Tag Archives: Barack Obama

Turn off the TV, Mr. President

Donald J. Trump told us he wouldn’t tweet once became president of the United States.

“I’ll be too busy” making America great again, building a wall, defeating ISIS and bringing back jobs that had been shipped to “China and Mexico,” the president said.

The president has gone Twitter crazy. He can’t stop tweeting policy decisions, criticism of foes, friends and the media.

He also told us he wouldn’t have time to play golf, that he doesn’t even think he’ll take vacations once he took the presidential oath. How’s he done there?

Trump is set to play more golf in his first year than his predecessor, Barack H. Obama, did during his eight years as president.

He’s now zero for two.

OK, now he says he doesn’t watch much television. No time for that, either. The president says he reads “a lot of documents.” Is he telling the truth on this one? The New York Times reports that Trump watches more than four hours of TV daily; it might be as much as eight hours.

He watches CNN, Fox, a little MSNBC, perhaps a broadcast network news show or two, according to the Times. Then he tweets almost immediately after hearing the news, whether it’s “fake” or whether it comes from Fox — his favorite news network.

So, by my score, the president is zero for three on these promises and declarations.

Oh, but what the heck. He “tells it like it is.”

GOP repays Democrats with ham-handed strategy

Do you remember the days when congressional Republicans accused congressional Democrats of ramming legislation through without consulting them?

They were angry, man! Barack H. Obama wanted to enact sweeping health care insurance reform. He reached out to Republicans. They were having none of it. So the Democratic president turned to his allies in Capitol Hill.

Why, that just infuriated Republicans.

The GOP’s response once they took control of Capitol Hill? How did the Republicans decide to legislate when one of their guys, Donald Trump, was elected president?

They chose to do the same thing. They sought to repeal the Affordable Care Act and replace it with something else. They had no Democrats on board with that fight. The ACA repeal-and-replace effort failed.

Donald Trump just had to have a legislative victory. So he turned to tax overhaul.

Here we are. Both legislative chambers have approved versions of a tax overhaul bill, except that it was done with a Republican-only majority. The debate has been joined, with both sides arguing from across the room at each other. It’s going to blow up the federal budget deficit, which Republicans used to hate; Democrats say the rich will get a break, while middle-class Americans get the shaft.

Thus, we have more of precisely the same kind of ham-handed bullying that Republicans alleged against Democrats.

As the fictional philosopher Tonto once told The Lone Ranger: Two wrongs don’t make a right.

RINOs take over congressional GOP

Republican Party “purists,” whoever they may be, must be furious with what the GOP majority in Congress has done.

Republicans who control both congressional chambers have just rammed through two versions of a tax cut that by many economists’ view is going to explode the federal budget deficit.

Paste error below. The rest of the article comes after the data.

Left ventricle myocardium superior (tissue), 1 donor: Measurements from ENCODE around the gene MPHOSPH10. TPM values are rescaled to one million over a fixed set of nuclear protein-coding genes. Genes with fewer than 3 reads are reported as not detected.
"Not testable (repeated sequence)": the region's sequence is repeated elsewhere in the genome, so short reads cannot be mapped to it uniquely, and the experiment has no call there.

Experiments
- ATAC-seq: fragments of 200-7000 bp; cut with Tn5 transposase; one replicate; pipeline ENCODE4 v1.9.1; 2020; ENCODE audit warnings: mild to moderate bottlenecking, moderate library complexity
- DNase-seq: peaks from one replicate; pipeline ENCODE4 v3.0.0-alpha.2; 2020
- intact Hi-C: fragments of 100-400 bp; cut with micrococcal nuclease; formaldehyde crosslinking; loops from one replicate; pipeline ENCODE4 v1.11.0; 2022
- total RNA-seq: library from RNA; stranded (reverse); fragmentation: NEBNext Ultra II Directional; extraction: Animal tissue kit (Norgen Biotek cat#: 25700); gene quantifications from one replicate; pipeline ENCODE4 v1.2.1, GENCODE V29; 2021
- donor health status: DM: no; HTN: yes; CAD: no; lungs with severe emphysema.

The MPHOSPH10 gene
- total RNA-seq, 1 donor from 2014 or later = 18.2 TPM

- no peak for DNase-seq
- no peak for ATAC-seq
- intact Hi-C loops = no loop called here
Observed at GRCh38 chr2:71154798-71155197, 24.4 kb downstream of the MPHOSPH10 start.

Therefore, congressional Republicans — virtually to a person — comprise Republicans In Name Only. They are the dreaded RINOs that purists keep condemning as closet big-spenders masquerading as members of the party of fiscal responsibility.

One Republican — lame-duck U.S. Sen. Bob Corker of Tennessee — managed to vote “no” on the Senate version of the tax cut. But he was the only one.

Now this monstrosity goes back to the House of Representatives, which will seek to reconcile its differences with the Senate version. Then they get to vote again on it.

After that? It goes to the Oval Office, where the president of the United States will sign it. He’ll boast about the “victory” he won. Donald Trump will take credit for enacting a bill about which he likely doesn’t know a thing.

Do you remember the time when Republicans used to blister Democrats for running up those huge deficits? As recently as the 2016 election, Republicans were pounding freely at Democratic President Barack Obama for overseeing a sharp growth in the national debt. But here’s the deal: Under the Obama presidency, the size of the annual deficit was decreasing almost every year; by the time President Obama left office, the annual budget deficit had been cut by about two-thirds from the amount he inherited when he took office in January 2009.

I guess those days are gone, along with any chance that Republicans and Democrats are going to find common ground on matters that affect all Americans.

As for the country’s budgetary future, it’s now in the hands of RINOs. When are the party purists going to start squawking?

Hello? Is there anyone out there?

POTUS revives phony ‘birther’ issue

Allow me to express my absolute disgust, disdain and dismay at the president of the United States.

While calling this week for a boycott of CNN and retweeting vicious anti-Muslim videos — two things worthy of criticism as well — Donald John “Smart Person” Trump Sr. decided to reignite the phony birther issue involving the man he succeeded in the White House.

Sources told CNN that Trump believes he would have done even better in the 2016 election had he kept hammering at the bogus notion that Barack Obama was born in Kenya and was ineligible to run for president of the United States.